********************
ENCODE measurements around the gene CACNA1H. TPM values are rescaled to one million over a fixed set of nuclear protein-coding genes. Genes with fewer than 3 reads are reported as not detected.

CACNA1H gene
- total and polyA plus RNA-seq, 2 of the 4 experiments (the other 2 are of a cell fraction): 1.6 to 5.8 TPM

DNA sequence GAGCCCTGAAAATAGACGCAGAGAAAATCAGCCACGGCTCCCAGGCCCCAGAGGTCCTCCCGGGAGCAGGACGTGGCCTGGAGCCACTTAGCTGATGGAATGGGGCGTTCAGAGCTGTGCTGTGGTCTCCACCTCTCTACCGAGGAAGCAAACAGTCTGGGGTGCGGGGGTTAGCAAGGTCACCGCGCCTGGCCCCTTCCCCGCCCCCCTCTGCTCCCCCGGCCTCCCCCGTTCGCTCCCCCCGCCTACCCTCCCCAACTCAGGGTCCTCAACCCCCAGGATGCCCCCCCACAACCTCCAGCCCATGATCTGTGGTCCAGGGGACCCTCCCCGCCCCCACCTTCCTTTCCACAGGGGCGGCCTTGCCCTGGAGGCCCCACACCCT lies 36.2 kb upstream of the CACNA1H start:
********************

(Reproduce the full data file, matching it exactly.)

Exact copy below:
ENCODE measurements around the gene CACNA1H. TPM values are rescaled to one million over a fixed set of nuclear protein-coding genes. Genes with fewer than 3 reads are reported as not detected.

CACNA1H gene
- total and polyA plus RNA-seq, 2 of the 4 experiments (the other 2 are of a cell fraction): 1.6 to 5.8 TPM

DNA sequence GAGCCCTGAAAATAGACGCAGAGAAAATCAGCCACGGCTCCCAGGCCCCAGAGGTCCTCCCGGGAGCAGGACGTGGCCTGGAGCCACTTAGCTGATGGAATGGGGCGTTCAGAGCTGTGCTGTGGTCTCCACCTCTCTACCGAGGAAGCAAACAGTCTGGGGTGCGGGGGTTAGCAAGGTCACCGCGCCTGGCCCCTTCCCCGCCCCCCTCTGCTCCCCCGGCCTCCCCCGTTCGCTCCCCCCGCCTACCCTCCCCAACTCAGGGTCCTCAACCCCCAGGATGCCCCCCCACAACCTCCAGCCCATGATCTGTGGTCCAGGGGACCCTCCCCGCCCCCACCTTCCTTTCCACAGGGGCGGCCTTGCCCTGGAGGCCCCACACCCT lies 36.2 kb upstream of the CACNA1H start: